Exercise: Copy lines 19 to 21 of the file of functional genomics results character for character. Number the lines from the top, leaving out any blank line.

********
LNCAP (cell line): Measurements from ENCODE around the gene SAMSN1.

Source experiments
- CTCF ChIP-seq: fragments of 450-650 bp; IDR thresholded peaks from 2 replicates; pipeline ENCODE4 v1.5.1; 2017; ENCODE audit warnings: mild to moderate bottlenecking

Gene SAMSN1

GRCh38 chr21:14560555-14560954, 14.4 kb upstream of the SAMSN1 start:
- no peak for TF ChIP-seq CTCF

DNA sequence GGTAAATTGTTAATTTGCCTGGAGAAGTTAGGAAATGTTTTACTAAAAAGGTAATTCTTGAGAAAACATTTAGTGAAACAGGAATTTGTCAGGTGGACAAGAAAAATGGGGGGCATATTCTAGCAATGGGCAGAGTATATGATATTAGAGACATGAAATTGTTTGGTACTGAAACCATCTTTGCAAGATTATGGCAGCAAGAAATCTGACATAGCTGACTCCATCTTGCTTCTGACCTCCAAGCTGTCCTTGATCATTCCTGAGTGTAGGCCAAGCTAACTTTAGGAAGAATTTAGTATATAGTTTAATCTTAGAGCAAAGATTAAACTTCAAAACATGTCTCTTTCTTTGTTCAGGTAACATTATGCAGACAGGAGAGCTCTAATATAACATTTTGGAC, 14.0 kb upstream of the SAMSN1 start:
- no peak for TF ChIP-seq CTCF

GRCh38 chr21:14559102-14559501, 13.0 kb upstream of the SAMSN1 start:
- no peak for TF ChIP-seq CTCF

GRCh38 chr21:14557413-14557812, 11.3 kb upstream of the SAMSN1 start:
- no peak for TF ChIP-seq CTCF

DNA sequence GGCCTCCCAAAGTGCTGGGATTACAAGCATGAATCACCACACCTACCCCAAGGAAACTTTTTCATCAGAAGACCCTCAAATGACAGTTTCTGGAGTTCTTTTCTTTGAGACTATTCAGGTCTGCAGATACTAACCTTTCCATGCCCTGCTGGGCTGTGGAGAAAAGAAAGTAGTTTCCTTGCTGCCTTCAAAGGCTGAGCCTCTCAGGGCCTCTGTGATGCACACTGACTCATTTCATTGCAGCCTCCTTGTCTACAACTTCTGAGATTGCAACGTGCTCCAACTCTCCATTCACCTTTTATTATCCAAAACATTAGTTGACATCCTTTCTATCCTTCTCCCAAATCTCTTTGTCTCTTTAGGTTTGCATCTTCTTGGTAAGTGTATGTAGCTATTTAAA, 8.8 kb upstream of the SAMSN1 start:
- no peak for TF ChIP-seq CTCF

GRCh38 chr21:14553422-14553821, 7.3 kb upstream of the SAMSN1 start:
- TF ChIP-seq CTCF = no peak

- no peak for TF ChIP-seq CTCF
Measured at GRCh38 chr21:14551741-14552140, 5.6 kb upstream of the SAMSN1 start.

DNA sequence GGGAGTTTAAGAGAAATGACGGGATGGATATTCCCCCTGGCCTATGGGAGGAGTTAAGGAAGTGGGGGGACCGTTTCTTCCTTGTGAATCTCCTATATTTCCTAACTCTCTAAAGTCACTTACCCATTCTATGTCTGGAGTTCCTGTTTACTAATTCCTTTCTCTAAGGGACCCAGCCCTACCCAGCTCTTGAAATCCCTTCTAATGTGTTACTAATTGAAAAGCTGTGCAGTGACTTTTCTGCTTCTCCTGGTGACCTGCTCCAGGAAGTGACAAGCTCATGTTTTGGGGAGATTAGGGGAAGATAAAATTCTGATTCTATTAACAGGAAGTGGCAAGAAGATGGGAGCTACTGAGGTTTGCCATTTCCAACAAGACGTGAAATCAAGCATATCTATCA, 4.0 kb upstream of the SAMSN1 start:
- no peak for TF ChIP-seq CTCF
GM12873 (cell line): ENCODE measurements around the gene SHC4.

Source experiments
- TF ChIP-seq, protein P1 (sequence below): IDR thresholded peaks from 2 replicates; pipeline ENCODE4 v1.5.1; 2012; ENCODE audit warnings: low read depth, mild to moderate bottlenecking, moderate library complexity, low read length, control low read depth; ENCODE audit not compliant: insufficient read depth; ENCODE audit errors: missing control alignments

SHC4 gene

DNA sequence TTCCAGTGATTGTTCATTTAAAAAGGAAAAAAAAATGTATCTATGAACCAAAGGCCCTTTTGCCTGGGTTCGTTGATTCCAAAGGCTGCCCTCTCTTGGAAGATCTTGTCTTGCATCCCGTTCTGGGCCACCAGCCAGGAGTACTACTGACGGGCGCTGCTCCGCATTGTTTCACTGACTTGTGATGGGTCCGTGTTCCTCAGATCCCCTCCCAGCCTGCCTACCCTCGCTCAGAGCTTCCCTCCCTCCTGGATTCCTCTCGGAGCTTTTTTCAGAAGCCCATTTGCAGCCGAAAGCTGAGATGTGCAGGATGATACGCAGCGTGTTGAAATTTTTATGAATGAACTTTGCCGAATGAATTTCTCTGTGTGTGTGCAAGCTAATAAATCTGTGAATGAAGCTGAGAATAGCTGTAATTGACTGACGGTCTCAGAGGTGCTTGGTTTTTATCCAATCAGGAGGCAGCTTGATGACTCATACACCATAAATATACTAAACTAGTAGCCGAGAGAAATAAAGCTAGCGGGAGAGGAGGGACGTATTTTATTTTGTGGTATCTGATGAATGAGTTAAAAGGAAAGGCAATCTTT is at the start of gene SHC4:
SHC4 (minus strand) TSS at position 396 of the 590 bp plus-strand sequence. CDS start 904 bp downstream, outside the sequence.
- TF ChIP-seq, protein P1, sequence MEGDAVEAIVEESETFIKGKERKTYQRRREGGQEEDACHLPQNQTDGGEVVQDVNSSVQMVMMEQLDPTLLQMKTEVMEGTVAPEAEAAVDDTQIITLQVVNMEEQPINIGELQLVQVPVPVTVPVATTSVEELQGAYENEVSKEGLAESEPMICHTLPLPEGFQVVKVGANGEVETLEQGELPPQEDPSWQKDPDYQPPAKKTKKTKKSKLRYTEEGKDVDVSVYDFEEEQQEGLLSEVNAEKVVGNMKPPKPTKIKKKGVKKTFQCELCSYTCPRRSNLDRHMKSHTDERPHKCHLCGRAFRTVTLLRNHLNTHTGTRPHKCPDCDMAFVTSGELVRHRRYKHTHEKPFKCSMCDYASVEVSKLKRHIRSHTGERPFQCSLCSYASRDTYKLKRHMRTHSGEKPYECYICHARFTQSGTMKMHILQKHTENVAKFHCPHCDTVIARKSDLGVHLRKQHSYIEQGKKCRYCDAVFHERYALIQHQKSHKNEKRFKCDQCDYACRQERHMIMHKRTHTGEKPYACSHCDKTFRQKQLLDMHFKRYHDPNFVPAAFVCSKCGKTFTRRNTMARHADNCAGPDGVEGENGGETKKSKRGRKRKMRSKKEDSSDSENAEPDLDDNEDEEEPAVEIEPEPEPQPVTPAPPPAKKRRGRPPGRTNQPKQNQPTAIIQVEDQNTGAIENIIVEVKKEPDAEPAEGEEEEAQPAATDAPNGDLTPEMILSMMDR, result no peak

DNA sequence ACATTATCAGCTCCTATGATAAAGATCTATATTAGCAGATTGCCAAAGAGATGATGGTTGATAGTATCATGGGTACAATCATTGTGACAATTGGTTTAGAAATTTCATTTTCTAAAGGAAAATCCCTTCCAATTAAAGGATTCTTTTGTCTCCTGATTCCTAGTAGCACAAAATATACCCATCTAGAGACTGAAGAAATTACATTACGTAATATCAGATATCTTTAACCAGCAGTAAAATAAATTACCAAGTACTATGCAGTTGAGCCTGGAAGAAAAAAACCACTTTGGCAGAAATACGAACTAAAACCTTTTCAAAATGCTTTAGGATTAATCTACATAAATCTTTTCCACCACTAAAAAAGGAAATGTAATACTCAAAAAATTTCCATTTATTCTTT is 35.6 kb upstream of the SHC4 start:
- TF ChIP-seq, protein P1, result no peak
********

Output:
DNA sequence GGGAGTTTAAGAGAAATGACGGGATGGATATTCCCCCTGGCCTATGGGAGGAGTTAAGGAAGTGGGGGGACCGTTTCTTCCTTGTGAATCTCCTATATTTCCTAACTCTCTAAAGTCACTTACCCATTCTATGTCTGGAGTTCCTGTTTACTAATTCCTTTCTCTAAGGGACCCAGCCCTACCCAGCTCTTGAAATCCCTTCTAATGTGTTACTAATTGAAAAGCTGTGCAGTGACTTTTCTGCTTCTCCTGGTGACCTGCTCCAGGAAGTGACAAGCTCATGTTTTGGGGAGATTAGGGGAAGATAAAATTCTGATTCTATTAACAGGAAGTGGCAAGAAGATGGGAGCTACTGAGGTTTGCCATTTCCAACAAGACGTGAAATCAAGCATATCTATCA, 4.0 kb upstream of the SAMSN1 start:
- no peak for TF ChIP-seq CTCF
GM12873 (cell line): ENCODE measurements around the gene SHC4.